When you create a report or analyze your marketing metrics, does it ever feel like you are reading another language? There are tons of terms to describe what you’re looking at, and often, the terms sound very similar to each another. Never mind when you start using several different analytics platforms, you’ll find different terms for the same metric.
In the midst of analyzing your marketing, decoding the terminology you’re coming across should be the last thing you spend energy on.
So, we decided to put together a handy glossary of the most common marketing analytics terms you’ll find in your analytics software. Check it out below, and be sure to bookmark this page for the next time you’re diving into your analytics — it could save you a lot of time.
This is an Attribution Report model in HubSpot that gives equal weight to every URL or source someone visited before converting.
These are notes on specific parts of a chart in Google Analytics to help you better keep track of certain things that happen in your marketing. Usually, these are left on parts of a graph that are outliers. All people using your Google Analytics account can review annotations at any time.
An attribution model tells your analytics program how you want to weigh the importance of different touchpoints. For example, if you want every single page to be given equal weight (or credit) for the conversion, you will choose an All Interactions Model for HubSpot and a Linear Model for Google Analytics. If you want only the first page a visitor ever saw before they ultimately converted, you would choose a First Interaction (or First Touch) model.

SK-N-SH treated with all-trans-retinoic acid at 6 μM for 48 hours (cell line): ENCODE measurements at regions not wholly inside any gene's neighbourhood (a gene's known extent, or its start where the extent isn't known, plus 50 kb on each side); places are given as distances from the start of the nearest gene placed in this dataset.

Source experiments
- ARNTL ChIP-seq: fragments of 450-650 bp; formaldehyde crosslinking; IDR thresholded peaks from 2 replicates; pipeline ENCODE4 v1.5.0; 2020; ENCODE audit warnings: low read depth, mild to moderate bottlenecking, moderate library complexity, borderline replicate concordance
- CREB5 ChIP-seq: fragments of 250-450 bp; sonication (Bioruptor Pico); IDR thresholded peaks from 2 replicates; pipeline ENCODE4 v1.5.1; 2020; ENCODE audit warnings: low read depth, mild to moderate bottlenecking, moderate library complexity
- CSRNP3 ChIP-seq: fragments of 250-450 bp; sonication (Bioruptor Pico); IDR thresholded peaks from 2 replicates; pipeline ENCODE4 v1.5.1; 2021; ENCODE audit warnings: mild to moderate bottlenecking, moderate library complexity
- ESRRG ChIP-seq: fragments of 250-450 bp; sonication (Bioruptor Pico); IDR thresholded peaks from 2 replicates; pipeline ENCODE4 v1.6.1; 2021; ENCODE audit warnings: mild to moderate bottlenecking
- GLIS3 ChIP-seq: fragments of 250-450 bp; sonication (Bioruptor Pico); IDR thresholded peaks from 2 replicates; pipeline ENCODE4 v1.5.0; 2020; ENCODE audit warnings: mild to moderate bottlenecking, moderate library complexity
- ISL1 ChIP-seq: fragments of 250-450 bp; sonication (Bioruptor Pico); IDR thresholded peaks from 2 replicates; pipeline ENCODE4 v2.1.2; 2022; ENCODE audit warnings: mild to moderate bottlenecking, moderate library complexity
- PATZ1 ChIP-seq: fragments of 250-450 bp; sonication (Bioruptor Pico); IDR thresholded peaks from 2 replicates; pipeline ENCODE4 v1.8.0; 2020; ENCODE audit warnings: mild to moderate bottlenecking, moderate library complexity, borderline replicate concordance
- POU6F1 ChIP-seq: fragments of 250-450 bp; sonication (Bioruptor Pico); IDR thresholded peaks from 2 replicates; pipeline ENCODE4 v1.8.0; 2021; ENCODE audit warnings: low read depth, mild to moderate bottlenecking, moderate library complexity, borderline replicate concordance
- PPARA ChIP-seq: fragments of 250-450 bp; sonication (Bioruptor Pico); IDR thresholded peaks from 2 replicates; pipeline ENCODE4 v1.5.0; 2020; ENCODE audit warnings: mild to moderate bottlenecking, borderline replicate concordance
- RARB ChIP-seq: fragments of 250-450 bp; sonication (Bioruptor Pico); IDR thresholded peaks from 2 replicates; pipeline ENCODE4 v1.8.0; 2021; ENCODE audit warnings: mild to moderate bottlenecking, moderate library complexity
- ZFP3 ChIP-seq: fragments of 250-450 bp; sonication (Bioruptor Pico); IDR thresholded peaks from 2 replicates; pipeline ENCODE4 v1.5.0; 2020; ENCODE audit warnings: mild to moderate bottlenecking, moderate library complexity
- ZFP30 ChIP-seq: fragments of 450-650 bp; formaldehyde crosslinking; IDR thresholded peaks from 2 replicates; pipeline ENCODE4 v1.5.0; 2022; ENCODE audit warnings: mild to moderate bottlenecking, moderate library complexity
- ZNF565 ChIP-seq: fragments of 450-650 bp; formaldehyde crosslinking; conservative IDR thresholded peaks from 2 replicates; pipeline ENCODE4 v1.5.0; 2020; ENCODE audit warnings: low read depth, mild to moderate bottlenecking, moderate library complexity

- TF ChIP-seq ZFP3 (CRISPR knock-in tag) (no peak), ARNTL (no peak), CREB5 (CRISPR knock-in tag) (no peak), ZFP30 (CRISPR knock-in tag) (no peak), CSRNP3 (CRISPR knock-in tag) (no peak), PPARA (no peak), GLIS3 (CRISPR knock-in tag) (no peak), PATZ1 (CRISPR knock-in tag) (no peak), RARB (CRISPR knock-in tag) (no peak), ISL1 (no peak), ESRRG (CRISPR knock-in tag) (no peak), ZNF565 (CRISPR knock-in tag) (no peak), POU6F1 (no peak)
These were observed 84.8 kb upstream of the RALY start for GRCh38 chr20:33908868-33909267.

Attribution reports allow marketers to create advanced reports by URL, source, or referrer to better understand what marketing efforts lead to conversions throughout the funnel. For more details on HubSpot’s Attribution Reports, see this article. For more information on Google Analytics’ Attribution models, see this article.
The percentage of people who land on one of your web pages and then leave without clicking to anywhere else on your website — in other words, single-page visitors. This metric is found in Google Analytics.
This Google analytics feature allows you to group marketing activities together. Using the Acquisition Reports, by default, you can view and compare metrics by channel name, traffic source, medium, or campaign name. You also can set up custom channel groups. Learn more about doing that here.
Companies Properties in HubSpot contain important information about the contact’s company, such as the company name and the website URL. You’ll find these properties in individual Contact records and in the Companies Report.
Contact-to-Customer Conversion Rate
The number of customers divided by the number of contacts for the selected time period. This metric can be found in HubSpot.
A contact is someone who has submitted their information in a form on your website. Contacts can be in different Lifecycle Stages such as lead, marketing qualfied lead, customer, and evangelist. The term contacts can be found in HubSpot.
Contacts Properties in HubSpot contain important information about the individual, such as the contact’s name, email, and address.
The ability to view and compare metrics that have been aggregated into a group. You can analyze the group’s aggregated data, individual URLs, page titles, or screen names in Google Analytics.
The number of people who converted on your website (typically filling out a form or another action you have predefined) divided by the number of people who visited your website.
This option will let you define what a conversion is in the report you’re running. For example, in HubSpot, you could select “Became a Lead Date” to figure out when your visitor turned into a lead. You could select “Became a Customer Date” to figure out when your lead turned into a customer.
A cookie is a small piece of data that is stored in a user’s browser. Cookies are used to track how many times a website is visited.
A characteristic of your data that you can use in filters. In Google Analytics some default dimensions include browser, landing page, and campaign.